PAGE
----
Stuff like this should be opt in rather than opt out. You should have to chose to use it if you want, not have to chose to turn it off (if its even possible, which some of it isn’t).

    However we really aren’t an opt in or out society anymore. The decisions have been made for us. Mostly at the federal level.

    I have a friend who reports on the the doings of a rural county board on his blog, since the local paper no longer bothers. What strikes him about this county board is that they rarely actually get to decide on anything. They merely react to mandates and regulations created by the federal and state governments. Many times those mandates and regulations don’t do the rural area much good or cause major problems since they were decided by people that live in the city. They have no idea what a rural area is about. So you get things that are very out of touch with reality.

  7. This is why lately, I’m thinking of ditching my plans for a ’21 Bronco (Lapse in judgement/hype), saving up $$$ and then getting myself a classic muscle that I can finance.

    I mean, how hard is it to make a daily out of a classic now with an 5/6spd stick, 4 disc brakes and what ever else aside from an engine swap to make a beastly alt daily?

    • Hi Zane,

      I recommend this – but unless you have a lot of money to spare, I recommend avoiding the classics and going for something off thebeaten path… for example, the Maverick sedan I just discovered a few days ago… I bet it’s available for less than $3k and I call dibs!

      • Does sound nice, but I’m the guy who’d make something happen anyway.

        Even when I was paying off my other vehicles, I did FBO, so what’s saving up a little to make a classic perform better.

        IF that doesn’t work, always the 80s and 90s to look into

        • Eric already told me. I’m willing to advise regarding it. Except for a few months in 1993 I’ve had a maverick somewhere in my life since 1975. Although all my 4 door only knowledge comes cars I’ve seen in junkyards but anything I don’t know I know where to find out and who to ask.

          Pretty much I’m only buying another maverick if it’s V8 Grabber or Brazilian Ford Maverick GT. Unless I get enough land to be a car hoarder in which case all bets are off.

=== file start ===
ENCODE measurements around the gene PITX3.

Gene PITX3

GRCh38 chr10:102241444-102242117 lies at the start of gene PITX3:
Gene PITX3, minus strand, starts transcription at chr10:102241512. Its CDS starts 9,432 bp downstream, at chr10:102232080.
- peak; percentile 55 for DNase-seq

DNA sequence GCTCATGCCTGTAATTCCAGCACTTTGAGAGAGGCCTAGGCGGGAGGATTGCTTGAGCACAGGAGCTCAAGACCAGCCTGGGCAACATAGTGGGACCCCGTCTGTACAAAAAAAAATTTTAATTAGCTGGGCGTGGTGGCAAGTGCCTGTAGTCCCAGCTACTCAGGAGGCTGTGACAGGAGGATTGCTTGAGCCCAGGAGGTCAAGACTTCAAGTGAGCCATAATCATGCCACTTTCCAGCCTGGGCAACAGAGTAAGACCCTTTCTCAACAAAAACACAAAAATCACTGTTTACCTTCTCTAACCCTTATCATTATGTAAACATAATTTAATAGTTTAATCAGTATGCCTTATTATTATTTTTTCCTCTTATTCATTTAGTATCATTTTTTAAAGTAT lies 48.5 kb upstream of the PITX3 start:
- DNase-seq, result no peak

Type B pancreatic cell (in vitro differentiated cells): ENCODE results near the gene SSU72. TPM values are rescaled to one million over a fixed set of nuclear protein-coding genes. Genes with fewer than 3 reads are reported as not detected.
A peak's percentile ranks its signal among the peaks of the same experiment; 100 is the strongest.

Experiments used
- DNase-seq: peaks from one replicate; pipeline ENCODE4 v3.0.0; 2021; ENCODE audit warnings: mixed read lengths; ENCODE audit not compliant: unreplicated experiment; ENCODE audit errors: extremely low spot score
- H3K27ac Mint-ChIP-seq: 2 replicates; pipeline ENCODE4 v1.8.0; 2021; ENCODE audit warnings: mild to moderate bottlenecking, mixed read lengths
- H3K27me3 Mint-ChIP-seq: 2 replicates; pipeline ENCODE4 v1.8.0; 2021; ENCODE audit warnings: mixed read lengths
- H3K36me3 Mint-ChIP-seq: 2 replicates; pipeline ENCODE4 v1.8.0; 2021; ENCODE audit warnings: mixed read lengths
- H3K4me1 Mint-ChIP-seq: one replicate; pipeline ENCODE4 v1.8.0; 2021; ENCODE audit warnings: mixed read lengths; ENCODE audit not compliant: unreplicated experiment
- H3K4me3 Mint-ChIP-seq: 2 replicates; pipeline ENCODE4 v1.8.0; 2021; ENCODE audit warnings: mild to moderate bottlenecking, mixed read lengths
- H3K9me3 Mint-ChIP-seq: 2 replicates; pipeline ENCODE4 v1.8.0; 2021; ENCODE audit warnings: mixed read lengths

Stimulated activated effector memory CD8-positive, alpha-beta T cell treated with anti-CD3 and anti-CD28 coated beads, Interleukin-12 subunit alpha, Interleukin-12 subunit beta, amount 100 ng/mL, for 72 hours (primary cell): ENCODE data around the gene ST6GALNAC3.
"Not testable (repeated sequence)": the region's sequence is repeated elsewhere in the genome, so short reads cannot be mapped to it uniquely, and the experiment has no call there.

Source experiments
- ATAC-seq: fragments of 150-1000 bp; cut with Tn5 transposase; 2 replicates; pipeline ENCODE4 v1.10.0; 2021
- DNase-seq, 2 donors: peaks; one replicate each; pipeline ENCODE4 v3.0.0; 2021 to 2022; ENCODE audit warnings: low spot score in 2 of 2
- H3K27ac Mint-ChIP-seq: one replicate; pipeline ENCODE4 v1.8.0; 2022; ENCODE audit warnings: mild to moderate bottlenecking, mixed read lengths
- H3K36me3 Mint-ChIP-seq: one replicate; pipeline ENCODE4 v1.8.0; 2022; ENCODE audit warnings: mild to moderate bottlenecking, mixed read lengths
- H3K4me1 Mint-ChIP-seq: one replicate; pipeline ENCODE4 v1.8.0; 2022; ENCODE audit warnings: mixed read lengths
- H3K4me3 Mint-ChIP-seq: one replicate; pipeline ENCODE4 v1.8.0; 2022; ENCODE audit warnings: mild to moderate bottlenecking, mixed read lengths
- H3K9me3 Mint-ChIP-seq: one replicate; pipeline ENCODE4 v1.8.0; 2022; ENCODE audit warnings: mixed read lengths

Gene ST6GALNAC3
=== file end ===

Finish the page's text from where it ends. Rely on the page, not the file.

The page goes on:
• Morning, Nunz!

          He knows!

          I don’t know yet whether the car is for sale. I spied it in the back, fenced-in lot of a repair shop. It gives off an available vibe and I plan to find out as soon as tomorrow, if I can get the time to swing by the joint. If the car is sound and drivable and the price is right, I may (cue Arnold voice) do it… do it now. I might have to sell a bike to make it happen. But having something without a got-verdammt computer that I can drive every day (which isn’t the TA) might just be worth it…

          • Awesome, Eric! That’s about the only way to find a decent deal these days on an old car.

            I briefly dated a girl once in the early 90’s who drove an old Maverick- not my cup of tea (The girl or the car!), but it’d sure fit the bill for a daily driver!

            Hope it works out for ya!! Just the idea of a “real car” is so appealing…. I’d much rather have something like that from the 70’s (or better yet, the 60’s) than even that 80-something Cutlass you mentioned a while back- even though they were great cars too. 70’s were more “real”- even the good cars from the 80’s seemed like transitions.

  8. Riding a motorcycle is almost a death wish today with these new automotive driver assist crap. Several times I have had a near miss with one of these. For sure one occurred a week or so ago, The car slammed on the brakes. I had enough distance where I went into a parking lot. The lady looked at and threw her arms up in the manner saying she didn’t know what was happening. I have since increased my distance even more but that pisses off those with a need for speed behind me that don’t know why I am doing it. Being flipped off and called a clover is no fun especially if you are a reader in good standing? on Erics site.
    We do NOT have the technology to do this correctly. The camera’s and radar equipment isn’t good enough for these functions. The programming is still in the infantile stage regardless of what they say. That they haven’t killed or injured more people is testament to the driving skills of the average Driver.

  9. Spot on Eric. I work for a manufacturer that has one of the better systems out there. I have to deal with people’s concerns all the time. Even on my own company car, I’ve had plenty of experiences similar to what you mention. Once I had to fight the wheel pretty hard to avoid the lane keeping assist system from driving my right into the center barrier.

    • Thanks, Mattacks!

      It perpetually astounds me that more coverage of this is not in evidence. Then I remind myself that honest journalism is like a chaste hooker…